Uisutamine, Uisutamine, Uisutamine: Three Estonian Figure Skating Pioneers

Say it thrice like Beetlejuice if you must... "Uisutamine" is the Estonian word for ice skating. Today, we'll meet three fascinating Estonian figure skating pioneers, each with an off-ice story as compelling as their role in the early development of the sport in their country. Track down a bottle or three of Luscher & Matiesen wine and ponder over what life must have been life for this trio of talented athletes!


Photo courtesy Estonian Sports And Olympic Museum

Born May 30, 1894 in the historic town of Paide in Järva County, Estonia, Eduard Kõppo was a versatile athlete who excelled at weightlifting, skiing, wrestling, bandy, swimming, rowing, volleyball... and yes, figure skating.

Photo courtesy Estonian Sports And Olympic Museum

After finishing second at the first recorded Estonian Figure Skating Championships in 1917, he returned to Tallinn the following year to claim the men's title. Though he never proved his skating mettle at the Olympics, he led the weightlifting contingent at the 1936 Summer Olympics in Nazi Berlin. A tireless promoter of sports, Kõppo also fought in the Vabadussõda (Estonian War Of Independence) and in North Africa during World War II. Spending his latter years in the administration of Estonia's postal service, he passed away in Tallinn on November 6, 1966 at the age of seventy two.


Dr. Ellen Frey and Aleksander Reeder. Photo courtesy Estonian Sports and Olympic Museum.

Born January 5, 1892 in Moscow, Russia, Ellen Frey was perhaps the one of the first women in history to combine an ambitious medical career with a decade long stint as a champion figure skater. In the twenties, Frey studied at both the Moscow Faculty Of Medicine and the University Of Tartu, graduating cum laude in 1925 as a doctor from the latter. After her graduation, she practiced in a medical clinic at the University Of Tartu before working as a surgeon in a Tartu hospital and as a specialist in children's medicine in Põltsamaa.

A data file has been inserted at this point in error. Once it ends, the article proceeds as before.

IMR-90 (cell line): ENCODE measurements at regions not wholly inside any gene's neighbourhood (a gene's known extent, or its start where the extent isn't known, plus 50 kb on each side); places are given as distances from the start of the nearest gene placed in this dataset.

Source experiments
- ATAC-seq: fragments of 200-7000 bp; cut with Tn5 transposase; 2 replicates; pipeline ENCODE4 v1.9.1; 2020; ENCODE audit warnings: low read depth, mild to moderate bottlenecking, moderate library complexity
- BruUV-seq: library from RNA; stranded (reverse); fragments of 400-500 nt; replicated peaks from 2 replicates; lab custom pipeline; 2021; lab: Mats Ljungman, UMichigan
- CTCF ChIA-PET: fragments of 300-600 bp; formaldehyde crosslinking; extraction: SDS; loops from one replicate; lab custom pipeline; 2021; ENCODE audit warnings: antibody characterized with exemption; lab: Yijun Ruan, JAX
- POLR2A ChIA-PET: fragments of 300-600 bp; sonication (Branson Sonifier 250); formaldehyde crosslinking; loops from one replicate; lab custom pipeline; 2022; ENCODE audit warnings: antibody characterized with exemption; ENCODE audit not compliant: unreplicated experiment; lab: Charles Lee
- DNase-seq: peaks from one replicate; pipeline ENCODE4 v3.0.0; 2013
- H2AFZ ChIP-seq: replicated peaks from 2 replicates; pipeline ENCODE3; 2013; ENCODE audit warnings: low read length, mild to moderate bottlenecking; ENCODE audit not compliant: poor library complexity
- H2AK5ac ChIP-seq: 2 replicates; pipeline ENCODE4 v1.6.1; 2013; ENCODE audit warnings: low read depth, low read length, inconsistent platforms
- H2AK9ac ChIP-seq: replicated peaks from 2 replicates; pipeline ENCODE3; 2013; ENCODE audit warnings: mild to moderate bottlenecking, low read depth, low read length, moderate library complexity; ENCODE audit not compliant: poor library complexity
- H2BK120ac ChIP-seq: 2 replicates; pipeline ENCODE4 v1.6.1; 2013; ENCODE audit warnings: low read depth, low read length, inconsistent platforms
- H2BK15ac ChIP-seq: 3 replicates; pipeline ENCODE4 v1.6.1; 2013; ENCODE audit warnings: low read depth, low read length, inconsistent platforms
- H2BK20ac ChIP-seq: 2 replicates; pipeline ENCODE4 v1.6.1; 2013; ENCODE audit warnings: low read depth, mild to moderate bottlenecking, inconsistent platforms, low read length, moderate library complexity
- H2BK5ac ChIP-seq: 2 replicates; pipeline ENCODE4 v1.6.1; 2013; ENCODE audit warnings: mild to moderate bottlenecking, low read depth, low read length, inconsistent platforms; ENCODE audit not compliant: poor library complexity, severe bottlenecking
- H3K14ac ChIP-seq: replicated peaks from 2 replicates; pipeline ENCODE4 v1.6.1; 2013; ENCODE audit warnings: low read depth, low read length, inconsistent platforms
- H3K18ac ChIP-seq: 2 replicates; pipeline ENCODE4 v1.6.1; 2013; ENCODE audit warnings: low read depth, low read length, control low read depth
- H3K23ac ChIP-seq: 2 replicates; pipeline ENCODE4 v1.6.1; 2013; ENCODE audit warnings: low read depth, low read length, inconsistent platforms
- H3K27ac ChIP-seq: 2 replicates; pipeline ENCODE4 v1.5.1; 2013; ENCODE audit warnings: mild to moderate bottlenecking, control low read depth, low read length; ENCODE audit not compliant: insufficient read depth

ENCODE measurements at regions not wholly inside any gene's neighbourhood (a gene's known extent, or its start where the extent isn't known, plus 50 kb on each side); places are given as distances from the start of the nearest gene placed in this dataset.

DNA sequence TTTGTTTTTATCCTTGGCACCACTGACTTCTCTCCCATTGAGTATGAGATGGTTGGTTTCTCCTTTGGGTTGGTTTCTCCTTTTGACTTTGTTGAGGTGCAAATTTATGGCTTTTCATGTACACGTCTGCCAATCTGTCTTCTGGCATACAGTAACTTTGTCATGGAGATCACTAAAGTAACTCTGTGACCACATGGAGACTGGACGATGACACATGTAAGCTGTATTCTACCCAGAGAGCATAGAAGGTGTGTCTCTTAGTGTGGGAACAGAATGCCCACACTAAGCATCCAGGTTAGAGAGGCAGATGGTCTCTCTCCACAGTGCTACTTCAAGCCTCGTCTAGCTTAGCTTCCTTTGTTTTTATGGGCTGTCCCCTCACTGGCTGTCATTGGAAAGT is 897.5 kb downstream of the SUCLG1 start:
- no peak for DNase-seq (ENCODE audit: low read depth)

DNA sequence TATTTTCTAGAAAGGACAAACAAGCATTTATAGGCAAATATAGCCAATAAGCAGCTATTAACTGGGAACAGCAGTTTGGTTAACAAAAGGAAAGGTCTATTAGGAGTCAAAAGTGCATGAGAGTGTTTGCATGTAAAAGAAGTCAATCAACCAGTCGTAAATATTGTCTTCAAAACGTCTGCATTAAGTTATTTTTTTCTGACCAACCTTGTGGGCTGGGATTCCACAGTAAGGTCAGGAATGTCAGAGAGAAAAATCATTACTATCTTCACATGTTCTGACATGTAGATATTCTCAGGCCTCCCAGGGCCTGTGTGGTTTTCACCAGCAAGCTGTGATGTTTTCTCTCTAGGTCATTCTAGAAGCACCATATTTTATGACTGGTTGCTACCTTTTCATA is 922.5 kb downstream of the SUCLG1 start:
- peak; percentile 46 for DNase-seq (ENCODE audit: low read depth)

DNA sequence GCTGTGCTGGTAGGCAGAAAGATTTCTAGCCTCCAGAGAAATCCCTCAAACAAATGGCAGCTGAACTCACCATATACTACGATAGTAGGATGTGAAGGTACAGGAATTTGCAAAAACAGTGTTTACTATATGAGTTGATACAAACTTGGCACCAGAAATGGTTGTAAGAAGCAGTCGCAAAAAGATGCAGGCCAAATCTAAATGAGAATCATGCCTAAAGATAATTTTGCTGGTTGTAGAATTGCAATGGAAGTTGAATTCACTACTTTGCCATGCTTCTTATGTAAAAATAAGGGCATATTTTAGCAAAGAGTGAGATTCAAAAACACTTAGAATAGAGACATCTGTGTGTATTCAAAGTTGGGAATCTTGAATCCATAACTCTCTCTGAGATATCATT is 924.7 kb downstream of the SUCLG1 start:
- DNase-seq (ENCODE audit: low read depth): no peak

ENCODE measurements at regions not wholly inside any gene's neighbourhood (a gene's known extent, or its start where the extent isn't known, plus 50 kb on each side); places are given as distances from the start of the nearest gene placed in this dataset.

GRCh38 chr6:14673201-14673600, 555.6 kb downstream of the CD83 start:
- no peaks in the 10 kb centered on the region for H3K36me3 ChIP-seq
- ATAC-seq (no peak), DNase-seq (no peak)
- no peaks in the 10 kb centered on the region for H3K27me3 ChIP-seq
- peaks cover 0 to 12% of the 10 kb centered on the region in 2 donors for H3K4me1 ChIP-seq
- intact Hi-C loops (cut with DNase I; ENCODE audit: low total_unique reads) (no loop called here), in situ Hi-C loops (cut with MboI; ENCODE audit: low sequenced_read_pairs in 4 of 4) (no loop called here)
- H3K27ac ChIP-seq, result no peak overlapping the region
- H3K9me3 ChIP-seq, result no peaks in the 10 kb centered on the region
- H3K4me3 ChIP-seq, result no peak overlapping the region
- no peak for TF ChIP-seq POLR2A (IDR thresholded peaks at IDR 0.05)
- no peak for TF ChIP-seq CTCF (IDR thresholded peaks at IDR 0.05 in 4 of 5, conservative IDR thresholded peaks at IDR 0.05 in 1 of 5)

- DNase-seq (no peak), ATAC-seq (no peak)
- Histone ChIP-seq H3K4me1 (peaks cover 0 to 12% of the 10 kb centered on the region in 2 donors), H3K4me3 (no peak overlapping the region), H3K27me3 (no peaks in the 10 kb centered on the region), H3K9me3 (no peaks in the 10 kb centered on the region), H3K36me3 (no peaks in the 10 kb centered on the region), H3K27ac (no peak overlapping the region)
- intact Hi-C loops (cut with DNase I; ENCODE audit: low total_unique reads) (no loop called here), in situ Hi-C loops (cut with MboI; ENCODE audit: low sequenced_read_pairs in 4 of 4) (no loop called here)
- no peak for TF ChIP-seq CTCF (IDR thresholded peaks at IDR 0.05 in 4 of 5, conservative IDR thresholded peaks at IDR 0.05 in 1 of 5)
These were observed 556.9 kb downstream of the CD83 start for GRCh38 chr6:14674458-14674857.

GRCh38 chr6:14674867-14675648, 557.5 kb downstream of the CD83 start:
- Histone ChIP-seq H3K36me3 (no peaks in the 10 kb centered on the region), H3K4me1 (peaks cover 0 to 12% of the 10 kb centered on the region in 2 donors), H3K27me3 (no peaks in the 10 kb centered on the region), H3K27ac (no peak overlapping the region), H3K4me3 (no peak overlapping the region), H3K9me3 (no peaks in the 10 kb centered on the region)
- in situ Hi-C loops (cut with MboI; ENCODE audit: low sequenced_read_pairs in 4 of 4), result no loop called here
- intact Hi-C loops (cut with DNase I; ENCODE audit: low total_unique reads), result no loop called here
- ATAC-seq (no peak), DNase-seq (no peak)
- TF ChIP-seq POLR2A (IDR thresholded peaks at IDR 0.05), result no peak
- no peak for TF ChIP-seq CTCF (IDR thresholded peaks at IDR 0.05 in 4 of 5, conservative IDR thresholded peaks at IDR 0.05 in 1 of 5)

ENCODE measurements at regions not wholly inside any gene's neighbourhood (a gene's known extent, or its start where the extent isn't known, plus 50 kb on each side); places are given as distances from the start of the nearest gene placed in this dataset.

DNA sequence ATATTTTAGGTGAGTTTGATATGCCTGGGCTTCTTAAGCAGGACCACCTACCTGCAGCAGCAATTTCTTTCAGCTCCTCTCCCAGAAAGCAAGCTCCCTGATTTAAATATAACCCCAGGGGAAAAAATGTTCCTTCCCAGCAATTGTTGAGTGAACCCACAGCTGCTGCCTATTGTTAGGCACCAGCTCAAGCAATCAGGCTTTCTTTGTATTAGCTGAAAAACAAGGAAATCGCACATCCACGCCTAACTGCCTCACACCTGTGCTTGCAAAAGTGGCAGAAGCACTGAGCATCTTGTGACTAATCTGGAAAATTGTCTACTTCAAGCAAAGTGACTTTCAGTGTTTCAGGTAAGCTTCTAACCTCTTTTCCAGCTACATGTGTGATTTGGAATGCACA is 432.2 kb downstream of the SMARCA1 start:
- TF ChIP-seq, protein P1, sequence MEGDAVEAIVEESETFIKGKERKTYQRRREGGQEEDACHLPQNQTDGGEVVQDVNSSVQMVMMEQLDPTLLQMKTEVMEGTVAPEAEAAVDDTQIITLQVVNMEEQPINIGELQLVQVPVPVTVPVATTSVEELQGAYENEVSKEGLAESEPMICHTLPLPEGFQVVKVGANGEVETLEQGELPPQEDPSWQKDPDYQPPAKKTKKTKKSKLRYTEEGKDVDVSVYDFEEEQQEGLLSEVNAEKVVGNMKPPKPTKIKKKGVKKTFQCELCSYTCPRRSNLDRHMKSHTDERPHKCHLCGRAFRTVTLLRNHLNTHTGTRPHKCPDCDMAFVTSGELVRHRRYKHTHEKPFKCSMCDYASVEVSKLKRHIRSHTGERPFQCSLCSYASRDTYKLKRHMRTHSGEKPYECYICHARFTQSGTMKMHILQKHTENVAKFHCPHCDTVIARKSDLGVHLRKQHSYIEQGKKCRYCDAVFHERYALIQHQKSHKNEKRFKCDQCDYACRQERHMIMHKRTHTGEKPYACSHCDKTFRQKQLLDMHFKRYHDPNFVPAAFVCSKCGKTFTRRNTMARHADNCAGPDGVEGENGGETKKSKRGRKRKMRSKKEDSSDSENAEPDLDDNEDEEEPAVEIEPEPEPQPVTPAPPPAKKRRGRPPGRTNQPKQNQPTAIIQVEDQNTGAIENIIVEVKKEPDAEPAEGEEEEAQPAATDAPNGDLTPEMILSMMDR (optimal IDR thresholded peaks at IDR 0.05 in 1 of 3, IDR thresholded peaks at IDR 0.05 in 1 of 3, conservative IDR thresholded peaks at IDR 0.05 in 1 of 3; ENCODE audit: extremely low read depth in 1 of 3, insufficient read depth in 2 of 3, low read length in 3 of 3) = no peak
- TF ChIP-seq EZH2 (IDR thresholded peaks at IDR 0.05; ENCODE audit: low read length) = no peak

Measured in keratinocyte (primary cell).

During this exact same period, Frey won no less than no less than eight medals at the Estonian Championships including gold medals in singles skating in 1926 and 1927 and pairs skating with Aleksander Reeder in 1922, 1926 and 1927.  In 1939, she moved to Germany, where she worked as a doctor during World War II. She retired in 1970 and passed away ten years later in Bonn. Her partner Aleksander Reeder, who passed away in 1977, was imprisoned from 1941 to 1959.


Born December 19, 1889 in the town of Otepää in the Valga region in southern Estonia, Eduard Hiiop was one of the most well-rounded athletes out there. While living in Tartu in 1908, he started training in gymnastics, cycling, athletics and figure skating. Prior to World War I, he won a silver medal in the long jump at an international sporting competition in Russia and following the war, won Estonian titles in the 4 X 100 relay, decathalon, long jump, 100 meters, hurdles, tennis and bandy. Perhaps most impressive were his figure skating accomplishments.

Photo courtesy Estonian Sports and Olympic Museum

Competing concurrently in singles and pairs, Hiiop won an unprecedented twenty three medals at the Estonian Championships. After acting as Estonia's flag bearer at the 1928 Winter Olympics in St. Moritz, Hiiop returned to the Olympic stage in Garmisch-Partenkirchen in 1936, placing an unfortunate last place with partner Helene Michelson in the pairs figure skating competition. At forty six years old, he was one of the oldest figure skaters at those Games. He later shifted his focus to coaching, working in Helsinki and Tallinn. In August 1941 - three months after the Nazis occupied Estonia - he was arrested and later declared missing. He is presumed to have been killed the same month.

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